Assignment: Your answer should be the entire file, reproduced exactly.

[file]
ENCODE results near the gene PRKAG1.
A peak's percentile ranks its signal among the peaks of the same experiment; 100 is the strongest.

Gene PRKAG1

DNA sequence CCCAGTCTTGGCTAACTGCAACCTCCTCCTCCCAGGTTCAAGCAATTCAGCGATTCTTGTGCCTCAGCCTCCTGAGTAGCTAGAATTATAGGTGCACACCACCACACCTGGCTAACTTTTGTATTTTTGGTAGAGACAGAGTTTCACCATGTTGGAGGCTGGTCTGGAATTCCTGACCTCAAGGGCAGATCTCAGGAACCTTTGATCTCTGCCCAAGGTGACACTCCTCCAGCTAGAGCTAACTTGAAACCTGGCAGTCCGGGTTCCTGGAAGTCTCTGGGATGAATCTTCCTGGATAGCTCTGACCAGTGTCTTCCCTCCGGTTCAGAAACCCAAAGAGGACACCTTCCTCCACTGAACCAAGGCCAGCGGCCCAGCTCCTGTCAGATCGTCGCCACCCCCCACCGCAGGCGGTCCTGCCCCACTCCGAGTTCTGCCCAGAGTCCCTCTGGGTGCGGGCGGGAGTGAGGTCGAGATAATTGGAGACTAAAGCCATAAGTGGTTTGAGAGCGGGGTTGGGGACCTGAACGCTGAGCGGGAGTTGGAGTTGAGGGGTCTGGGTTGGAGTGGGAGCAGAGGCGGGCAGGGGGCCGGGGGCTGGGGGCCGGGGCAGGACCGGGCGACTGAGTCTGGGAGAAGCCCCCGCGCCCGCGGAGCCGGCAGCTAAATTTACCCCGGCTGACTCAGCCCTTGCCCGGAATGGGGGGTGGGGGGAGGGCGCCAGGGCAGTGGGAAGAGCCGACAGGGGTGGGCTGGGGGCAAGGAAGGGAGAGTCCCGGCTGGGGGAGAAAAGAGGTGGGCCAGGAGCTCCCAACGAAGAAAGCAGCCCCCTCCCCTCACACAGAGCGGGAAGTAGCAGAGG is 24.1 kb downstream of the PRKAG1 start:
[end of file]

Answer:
ENCODE results near the gene PRKAG1.
A peak's percentile ranks its signal among the peaks of the same experiment; 100 is the strongest.

Gene PRKAG1

DNA sequence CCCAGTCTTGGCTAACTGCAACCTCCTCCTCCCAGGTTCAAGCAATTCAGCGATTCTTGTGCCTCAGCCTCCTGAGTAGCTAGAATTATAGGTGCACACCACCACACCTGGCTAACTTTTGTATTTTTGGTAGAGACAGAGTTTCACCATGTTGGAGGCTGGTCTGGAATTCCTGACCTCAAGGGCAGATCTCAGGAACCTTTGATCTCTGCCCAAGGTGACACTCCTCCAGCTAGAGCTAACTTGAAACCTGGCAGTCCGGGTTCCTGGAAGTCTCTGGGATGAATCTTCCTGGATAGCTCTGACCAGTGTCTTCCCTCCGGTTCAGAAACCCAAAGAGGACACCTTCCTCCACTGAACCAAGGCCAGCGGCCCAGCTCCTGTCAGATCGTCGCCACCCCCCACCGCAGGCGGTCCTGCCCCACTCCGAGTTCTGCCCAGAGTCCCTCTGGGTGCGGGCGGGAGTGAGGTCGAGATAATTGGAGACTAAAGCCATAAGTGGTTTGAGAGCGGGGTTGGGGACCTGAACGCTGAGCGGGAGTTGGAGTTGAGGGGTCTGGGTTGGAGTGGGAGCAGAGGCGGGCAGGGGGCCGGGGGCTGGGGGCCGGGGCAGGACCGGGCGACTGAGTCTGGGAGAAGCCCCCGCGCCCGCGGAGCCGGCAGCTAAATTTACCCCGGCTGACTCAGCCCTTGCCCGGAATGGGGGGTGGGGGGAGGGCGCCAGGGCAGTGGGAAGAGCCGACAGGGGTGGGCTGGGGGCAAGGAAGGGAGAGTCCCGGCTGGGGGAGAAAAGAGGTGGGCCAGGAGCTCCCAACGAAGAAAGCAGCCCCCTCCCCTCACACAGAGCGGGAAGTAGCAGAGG is 24.1 kb downstream of the PRKAG1 start: